Crawford did not appear for trial. After hearing from a
police officer assigned to the case, the trial court ruled
that the prosecution exercised due diligence in attempting to
produce him and allowed his preliminary examination testimony
to be read into the record. 6/22/10 Trial Tr., pp. 5-20.
Crawford testified that he went to Fowler's house in the
morning on March 2, 2010 and they were picked up in a white
van containing Broadnax, Bouie, and Petitioner. 6/24/10 Trial
Tr., p. 109-10. They planned to drink alcohol and smoke
marijuana. Id. at 111. Petitioner said he had to go
“catch a sale” for marijuana and they drove to a
neighborhood in River Rouge. Id. at 111-12. A white
man (Shields) got into the van. There was an argument over
the marijuana between Shields and Petitioner. Crawford then
heard Shields “pleading for his life, ” saw
Shields move toward the steering wheel, and heard a gunshot.
Id. at 114-15. He saw Petitioner with the gun.
Id. at 116. Broadnax was so shocked that he hopped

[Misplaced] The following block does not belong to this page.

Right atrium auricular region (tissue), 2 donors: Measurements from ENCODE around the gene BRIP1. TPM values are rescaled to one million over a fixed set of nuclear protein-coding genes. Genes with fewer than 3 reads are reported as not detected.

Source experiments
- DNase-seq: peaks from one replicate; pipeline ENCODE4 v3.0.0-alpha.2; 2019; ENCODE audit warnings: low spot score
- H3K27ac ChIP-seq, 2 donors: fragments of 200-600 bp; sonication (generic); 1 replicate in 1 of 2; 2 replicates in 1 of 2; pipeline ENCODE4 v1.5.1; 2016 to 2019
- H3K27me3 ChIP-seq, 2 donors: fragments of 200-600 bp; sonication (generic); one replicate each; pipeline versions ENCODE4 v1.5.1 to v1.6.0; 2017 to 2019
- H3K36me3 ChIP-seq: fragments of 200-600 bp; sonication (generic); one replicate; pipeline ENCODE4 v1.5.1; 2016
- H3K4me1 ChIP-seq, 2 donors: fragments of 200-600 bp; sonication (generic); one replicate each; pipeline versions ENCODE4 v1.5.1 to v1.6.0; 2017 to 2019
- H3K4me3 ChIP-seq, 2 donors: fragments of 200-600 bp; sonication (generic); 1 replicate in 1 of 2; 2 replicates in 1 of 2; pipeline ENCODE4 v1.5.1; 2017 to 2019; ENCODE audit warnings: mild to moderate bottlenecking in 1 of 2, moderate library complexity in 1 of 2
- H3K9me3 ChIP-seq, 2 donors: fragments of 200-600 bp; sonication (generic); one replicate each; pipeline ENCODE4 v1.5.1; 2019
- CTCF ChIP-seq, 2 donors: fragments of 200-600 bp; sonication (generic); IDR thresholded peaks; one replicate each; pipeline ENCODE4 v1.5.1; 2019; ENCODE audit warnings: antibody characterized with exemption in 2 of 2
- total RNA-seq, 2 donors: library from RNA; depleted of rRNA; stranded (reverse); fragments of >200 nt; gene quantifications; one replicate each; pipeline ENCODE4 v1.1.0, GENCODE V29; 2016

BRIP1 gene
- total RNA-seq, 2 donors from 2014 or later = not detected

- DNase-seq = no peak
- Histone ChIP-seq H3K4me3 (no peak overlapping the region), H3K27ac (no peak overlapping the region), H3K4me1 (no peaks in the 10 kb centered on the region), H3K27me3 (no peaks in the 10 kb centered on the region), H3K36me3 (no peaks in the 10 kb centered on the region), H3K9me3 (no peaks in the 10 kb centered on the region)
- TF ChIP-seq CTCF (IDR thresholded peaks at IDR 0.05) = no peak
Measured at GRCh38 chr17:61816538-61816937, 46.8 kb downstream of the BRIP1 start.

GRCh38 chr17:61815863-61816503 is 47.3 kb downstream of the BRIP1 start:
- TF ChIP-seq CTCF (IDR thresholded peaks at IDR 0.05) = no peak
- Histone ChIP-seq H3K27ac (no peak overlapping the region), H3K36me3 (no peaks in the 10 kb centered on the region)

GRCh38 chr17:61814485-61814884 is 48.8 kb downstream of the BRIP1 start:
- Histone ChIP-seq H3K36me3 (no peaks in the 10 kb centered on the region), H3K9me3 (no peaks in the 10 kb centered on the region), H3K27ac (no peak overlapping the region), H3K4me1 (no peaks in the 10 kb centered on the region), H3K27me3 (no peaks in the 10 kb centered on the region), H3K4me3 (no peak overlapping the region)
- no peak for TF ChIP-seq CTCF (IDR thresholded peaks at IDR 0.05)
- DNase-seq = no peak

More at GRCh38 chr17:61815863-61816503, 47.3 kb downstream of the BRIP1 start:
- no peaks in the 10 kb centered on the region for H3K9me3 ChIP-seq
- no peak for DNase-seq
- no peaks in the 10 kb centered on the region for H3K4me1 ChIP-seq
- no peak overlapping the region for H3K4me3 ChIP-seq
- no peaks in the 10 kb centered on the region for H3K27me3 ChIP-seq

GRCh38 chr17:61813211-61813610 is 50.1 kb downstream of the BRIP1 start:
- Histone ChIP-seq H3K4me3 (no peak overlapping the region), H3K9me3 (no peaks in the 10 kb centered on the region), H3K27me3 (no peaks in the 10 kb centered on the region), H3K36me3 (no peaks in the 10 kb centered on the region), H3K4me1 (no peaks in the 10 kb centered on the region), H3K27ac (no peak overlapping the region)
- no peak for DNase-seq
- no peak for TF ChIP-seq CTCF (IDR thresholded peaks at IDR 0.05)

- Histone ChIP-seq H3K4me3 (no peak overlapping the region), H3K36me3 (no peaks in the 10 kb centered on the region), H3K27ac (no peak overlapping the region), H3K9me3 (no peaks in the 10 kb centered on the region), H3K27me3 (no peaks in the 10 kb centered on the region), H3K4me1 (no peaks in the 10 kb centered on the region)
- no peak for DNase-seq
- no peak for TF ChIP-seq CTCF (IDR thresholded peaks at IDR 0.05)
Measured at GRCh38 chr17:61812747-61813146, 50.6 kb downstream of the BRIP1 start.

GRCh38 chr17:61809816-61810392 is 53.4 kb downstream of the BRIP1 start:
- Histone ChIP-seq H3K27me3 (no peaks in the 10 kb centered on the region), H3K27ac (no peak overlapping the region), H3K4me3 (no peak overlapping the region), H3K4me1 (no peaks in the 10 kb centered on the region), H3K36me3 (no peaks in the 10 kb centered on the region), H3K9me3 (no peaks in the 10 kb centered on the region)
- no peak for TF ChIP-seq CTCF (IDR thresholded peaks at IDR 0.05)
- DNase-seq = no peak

out of the van, causing Shields to fall out onto the street.
Id. at 119. At this point, they were in Ecorse.
Broadnax got back into the van and they drove around the
corner, exited the van, and ran away. Id. at 120-22.
Crawford and Fowler ran off together to Crawford's house
and did not stay with the other men. Id. at 122,
124. Crawford went to the police station the next day and
gave a statement. Id. at 127-28.
testified in his own defense at trial. He acknowledged that
he was friends with Broadnax, Bouie, Crawford, and Fowler and
was acquainted with Thornton. Id. at 162-63. He was
at the gas station with Bouie in the morning on March 2, 2010
when Broadnax picked them up in his white van. Id.
at 164-65. He said that they always drink, smoke marijuana,
and “catch sales” in the van. Id. at
165. As they were getting in the van, Broadnax received a